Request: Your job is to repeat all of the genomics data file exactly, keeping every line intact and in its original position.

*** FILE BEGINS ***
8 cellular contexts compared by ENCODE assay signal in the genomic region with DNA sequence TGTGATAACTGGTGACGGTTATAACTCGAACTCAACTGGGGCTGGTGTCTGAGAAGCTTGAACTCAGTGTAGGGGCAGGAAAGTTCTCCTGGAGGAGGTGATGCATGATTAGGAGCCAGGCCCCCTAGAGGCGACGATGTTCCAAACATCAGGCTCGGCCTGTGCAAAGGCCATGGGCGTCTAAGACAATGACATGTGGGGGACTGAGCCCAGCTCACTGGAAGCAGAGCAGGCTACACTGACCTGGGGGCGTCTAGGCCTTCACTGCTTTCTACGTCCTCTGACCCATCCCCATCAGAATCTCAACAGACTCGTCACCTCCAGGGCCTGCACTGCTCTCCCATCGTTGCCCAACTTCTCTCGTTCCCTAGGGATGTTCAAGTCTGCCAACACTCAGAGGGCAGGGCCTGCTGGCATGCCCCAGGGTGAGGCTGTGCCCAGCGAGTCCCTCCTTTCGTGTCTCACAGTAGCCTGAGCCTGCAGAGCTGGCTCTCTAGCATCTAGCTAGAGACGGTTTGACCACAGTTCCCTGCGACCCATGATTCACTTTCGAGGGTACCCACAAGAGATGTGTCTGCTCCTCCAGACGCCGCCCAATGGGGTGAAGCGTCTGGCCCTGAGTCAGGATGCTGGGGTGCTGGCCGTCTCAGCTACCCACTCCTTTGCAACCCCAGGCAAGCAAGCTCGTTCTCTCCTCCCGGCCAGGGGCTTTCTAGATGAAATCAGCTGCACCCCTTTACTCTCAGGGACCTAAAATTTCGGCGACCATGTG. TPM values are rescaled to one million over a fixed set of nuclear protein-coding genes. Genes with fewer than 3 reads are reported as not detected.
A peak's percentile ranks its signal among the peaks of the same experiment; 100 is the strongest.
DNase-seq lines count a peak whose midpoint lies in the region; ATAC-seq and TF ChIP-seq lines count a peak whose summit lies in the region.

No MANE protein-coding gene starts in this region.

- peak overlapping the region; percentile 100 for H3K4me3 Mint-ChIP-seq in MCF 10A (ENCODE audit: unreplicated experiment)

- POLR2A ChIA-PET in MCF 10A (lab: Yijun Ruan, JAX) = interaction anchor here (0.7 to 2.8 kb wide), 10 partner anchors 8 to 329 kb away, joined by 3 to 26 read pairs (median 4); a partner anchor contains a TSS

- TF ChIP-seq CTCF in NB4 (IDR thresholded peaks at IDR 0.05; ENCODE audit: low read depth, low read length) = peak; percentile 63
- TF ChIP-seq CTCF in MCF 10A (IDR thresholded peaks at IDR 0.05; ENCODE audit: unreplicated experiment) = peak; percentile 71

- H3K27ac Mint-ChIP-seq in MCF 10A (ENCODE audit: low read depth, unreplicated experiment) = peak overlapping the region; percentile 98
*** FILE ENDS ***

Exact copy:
8 cellular contexts compared by ENCODE assay signal in the genomic region with DNA sequence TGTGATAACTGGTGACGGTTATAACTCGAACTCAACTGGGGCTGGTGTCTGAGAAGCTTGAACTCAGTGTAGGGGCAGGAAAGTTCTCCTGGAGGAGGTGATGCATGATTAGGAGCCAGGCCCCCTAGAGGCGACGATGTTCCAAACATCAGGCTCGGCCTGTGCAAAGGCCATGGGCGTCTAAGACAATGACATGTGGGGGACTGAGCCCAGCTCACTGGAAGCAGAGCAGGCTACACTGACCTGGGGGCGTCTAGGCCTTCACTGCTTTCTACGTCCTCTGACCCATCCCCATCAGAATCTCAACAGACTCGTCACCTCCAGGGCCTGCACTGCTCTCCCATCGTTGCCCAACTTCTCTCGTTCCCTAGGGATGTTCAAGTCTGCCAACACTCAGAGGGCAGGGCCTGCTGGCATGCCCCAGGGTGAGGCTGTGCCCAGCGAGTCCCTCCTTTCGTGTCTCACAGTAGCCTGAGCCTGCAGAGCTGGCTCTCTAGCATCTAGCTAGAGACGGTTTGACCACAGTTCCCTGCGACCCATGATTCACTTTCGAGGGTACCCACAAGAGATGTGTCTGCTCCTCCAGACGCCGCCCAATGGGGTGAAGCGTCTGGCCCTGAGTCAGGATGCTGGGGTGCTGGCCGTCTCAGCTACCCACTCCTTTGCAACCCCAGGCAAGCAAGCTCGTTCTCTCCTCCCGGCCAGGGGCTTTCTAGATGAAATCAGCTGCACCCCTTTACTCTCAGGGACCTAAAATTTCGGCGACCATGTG. TPM values are rescaled to one million over a fixed set of nuclear protein-coding genes. Genes with fewer than 3 reads are reported as not detected.
A peak's percentile ranks its signal among the peaks of the same experiment; 100 is the strongest.
DNase-seq lines count a peak whose midpoint lies in the region; ATAC-seq and TF ChIP-seq lines count a peak whose summit lies in the region.

No MANE protein-coding gene starts in this region.

- peak overlapping the region; percentile 100 for H3K4me3 Mint-ChIP-seq in MCF 10A (ENCODE audit: unreplicated experiment)

- POLR2A ChIA-PET in MCF 10A (lab: Yijun Ruan, JAX) = interaction anchor here (0.7 to 2.8 kb wide), 10 partner anchors 8 to 329 kb away, joined by 3 to 26 read pairs (median 4); a partner anchor contains a TSS

- TF ChIP-seq CTCF in NB4 (IDR thresholded peaks at IDR 0.05; ENCODE audit: low read depth, low read length) = peak; percentile 63
- TF ChIP-seq CTCF in MCF 10A (IDR thresholded peaks at IDR 0.05; ENCODE audit: unreplicated experiment) = peak; percentile 71

- H3K27ac Mint-ChIP-seq in MCF 10A (ENCODE audit: low read depth, unreplicated experiment) = peak overlapping the region; percentile 98